One of your references was sepia pictures of cafés in Beirut prior to the Lebanese Civil War. What did you seek to transmit from this period?
This emblematic period is a bittersweet nostalgic moment for Lebanese people and the inhabitants of the Middle East in general. So I wanted to give the feeling of a journey back in time and a means of escape for a few hours so that guests could find themselves in a comforting, timeless bubble.
How well do you know Lebanon?
I don’t know Lebanon as well as I’d like to. I went there before the Beirut port explosion in 2020 and when I was young with my parents. I love Lebanese culture and Beirut for me was like the Paris of the Middle East. The explosion affected me deeply. I have a lot of Lebanese friends, including Paul [Bou Antoun], the boss of Noura, and I wanted to pay tribute to this country through my work.
How would you define your aesthetic?
Eclectic and bold. I like adding my personal touch to each project through a mixture of patterns and colours. With Dar Mima and Noura, the Mediterranean side of my style and inspirations obviously stands out. My oriental heritage [having a father of European descent who was born in Algeria during France’s colonial rule] also guides me, depending on the project. I love warm colours, playing with light, geometric patterns and emanating a warm, welcoming atmosphere.
What do you think interior design needs today? Why is there a return to maximalism?
An interior designer today needs to have courage, freedom and to be daring. Daring in how they mix colours, patterns, eras, styles and cultural influences. Hence the return to maximalism! One needs to strike a balance between eclecticism, aesthetics and emotional expression. Interior spaces need to be conceived to meet the need for visually stimulating and inspiring environments.
The return to maximalism is explained by the need to create interiors that stand out and stir strong emotions. Minimalism offered simplicity, functionality and sobriety, whereas maximalism offers a more audacious approach encompassing rich textures, vibrant colours and exuberant patterns. This allows for personal creative expression and playing with decorative elements, bringing one’s own personality to interior spaces.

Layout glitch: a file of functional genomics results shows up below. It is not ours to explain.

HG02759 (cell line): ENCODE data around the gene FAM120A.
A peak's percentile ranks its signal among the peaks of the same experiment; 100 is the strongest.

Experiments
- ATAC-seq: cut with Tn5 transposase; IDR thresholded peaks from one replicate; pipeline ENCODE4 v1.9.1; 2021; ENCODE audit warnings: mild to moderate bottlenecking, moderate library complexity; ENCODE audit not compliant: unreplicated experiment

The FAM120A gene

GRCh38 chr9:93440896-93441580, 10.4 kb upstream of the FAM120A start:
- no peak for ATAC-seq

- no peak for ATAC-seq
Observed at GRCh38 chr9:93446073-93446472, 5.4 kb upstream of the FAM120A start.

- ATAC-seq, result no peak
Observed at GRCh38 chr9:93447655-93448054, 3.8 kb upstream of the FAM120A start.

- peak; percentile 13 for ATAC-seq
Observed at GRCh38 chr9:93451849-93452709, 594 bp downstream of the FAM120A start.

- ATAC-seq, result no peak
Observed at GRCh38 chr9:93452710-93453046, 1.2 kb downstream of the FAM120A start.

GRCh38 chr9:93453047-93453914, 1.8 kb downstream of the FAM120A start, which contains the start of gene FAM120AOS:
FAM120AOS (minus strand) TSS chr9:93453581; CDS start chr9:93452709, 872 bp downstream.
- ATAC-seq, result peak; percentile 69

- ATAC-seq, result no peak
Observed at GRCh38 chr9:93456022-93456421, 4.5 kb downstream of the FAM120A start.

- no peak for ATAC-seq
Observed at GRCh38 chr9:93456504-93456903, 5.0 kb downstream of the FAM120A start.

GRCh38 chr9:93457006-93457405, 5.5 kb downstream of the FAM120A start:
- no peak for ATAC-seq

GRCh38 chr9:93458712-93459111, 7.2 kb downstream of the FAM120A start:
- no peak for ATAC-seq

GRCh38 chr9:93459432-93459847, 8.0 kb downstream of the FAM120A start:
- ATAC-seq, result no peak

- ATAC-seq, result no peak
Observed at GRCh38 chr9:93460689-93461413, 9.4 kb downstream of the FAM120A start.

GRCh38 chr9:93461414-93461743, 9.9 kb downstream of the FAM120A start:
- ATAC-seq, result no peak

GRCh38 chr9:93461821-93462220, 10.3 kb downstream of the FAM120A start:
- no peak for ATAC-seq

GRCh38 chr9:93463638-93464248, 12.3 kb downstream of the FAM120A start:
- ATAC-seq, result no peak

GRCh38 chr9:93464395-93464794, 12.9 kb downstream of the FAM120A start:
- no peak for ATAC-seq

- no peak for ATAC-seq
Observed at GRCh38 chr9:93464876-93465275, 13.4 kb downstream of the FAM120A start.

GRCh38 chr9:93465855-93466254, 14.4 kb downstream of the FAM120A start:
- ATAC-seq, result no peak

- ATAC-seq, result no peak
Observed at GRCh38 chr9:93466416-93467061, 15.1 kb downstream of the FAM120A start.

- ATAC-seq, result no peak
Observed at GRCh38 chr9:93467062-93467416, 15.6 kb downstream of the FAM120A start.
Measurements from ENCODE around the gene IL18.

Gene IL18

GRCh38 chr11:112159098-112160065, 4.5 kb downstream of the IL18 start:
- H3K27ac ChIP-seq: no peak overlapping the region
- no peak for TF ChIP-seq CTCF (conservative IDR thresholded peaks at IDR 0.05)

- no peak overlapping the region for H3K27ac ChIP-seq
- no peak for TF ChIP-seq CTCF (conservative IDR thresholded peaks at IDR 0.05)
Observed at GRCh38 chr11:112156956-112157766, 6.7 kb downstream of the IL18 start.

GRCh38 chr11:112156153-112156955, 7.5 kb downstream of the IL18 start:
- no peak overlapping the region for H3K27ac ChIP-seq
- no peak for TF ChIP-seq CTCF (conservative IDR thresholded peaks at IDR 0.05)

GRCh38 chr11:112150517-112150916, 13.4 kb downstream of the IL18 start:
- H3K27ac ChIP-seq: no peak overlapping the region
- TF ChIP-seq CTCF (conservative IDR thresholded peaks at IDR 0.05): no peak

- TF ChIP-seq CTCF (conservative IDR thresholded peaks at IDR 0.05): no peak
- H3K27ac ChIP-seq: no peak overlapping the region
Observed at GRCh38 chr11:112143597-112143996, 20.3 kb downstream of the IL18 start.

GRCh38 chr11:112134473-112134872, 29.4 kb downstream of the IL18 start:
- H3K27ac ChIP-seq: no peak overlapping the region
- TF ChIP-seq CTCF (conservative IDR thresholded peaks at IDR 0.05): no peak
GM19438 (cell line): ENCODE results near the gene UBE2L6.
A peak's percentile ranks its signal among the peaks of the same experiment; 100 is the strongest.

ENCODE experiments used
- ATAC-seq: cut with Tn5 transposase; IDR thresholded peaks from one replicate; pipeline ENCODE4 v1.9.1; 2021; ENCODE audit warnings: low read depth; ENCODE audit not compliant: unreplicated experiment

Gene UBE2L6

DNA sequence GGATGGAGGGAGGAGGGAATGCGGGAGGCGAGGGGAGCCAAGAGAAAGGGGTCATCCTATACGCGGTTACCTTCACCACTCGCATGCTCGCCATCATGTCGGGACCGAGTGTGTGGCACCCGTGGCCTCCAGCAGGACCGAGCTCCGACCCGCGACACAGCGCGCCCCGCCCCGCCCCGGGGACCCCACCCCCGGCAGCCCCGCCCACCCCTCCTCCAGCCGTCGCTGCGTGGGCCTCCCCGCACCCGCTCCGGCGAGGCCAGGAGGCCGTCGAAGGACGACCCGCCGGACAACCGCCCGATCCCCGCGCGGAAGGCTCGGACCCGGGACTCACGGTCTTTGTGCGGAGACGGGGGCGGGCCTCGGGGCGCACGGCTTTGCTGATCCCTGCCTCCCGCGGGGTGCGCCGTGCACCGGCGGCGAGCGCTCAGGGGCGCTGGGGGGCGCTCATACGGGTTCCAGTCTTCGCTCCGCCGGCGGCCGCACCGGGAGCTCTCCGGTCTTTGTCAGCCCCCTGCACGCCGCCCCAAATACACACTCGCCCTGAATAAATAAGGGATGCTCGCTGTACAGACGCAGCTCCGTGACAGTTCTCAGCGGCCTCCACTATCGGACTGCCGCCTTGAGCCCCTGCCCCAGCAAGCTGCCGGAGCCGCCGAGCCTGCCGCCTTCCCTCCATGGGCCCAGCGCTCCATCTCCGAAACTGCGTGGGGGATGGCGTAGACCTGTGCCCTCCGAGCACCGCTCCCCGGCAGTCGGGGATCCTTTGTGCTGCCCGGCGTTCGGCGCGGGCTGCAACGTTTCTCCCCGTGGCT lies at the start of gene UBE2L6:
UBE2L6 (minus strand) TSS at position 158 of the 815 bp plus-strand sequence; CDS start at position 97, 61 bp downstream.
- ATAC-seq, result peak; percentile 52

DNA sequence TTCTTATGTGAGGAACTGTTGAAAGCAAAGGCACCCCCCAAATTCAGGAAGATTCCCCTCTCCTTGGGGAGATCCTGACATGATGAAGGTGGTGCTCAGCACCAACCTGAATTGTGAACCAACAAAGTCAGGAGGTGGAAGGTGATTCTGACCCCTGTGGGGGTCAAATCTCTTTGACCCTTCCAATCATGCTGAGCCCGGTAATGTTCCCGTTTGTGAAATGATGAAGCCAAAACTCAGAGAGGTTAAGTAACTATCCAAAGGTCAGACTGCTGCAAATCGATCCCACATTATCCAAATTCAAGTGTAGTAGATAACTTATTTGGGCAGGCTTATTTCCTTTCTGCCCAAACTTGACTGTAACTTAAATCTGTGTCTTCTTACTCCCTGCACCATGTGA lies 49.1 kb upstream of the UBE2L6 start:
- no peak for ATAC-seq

Did the Covid-19 pandemic change your philosophy?
I’d say that it mostly freed me. I started designing the Saint James hotel during lockdown and it was such as experience! People needed colour and the joy of living after this period and my maximalist work full of colour and different patterns enabled me to bring cheerfulness into some French people’s daily life.
What projects are you currently working on?
I’m currently working on more than 40 projects, including the decor of a new hotel on the Rue du 4 Septembre in Paris that’s inspired by Japanese culture. The craziest project I’m doing is a huge concept store in Le Printemps in New York. Plus projects with Cartier in Miami, Hawaii, Tokyo and Paris. The Cartier projects are an incredible playground where I can unleash my imagination while respecting the house’s DNA.
You said your dream would be to design a museum.
It’s something I’ve always had in mind and that I’d love to do before I’m 50.
Quelles sont vos autres ambitions ?
Mes ambitions sont toujours les mêmes : créer et inspirer et rester toujours en phase avec moi-même et mon style, tout en étant intemporelle. Je suis toujours occupée puisque j’aime travailler sur plein de projets en même temps, cuisiner et m’occuper de mes enfants.
Vos conseils pour un jeune architecte d’intérieur ?
Le savoir-faire du dessin est essentiel. J’encourage toujours mes collaborateurs à dessiner abondamment et d’ouvrir grand les yeux et contempler tout ce qui les entoure. Je considère que c’est véritablement l’aspect le plus essentiel de l’architecture : cela permet de former l’œil, de trouver l’inspiration et de communiquer dans le cadre du travail. Sinon, il faut utiliser de la couleur et surtout pas en avoir peur. Beaucoup de gens craignent de mélanger les couleurs et de commettre une faute de goût mais il faut suivre son intuition car elle est souvent juste.
Propos recueillis par Anna Sansom
Photos : Matthieu Salvaing, Philippe Garcia, Romain Ricard and Fabrice Fouillet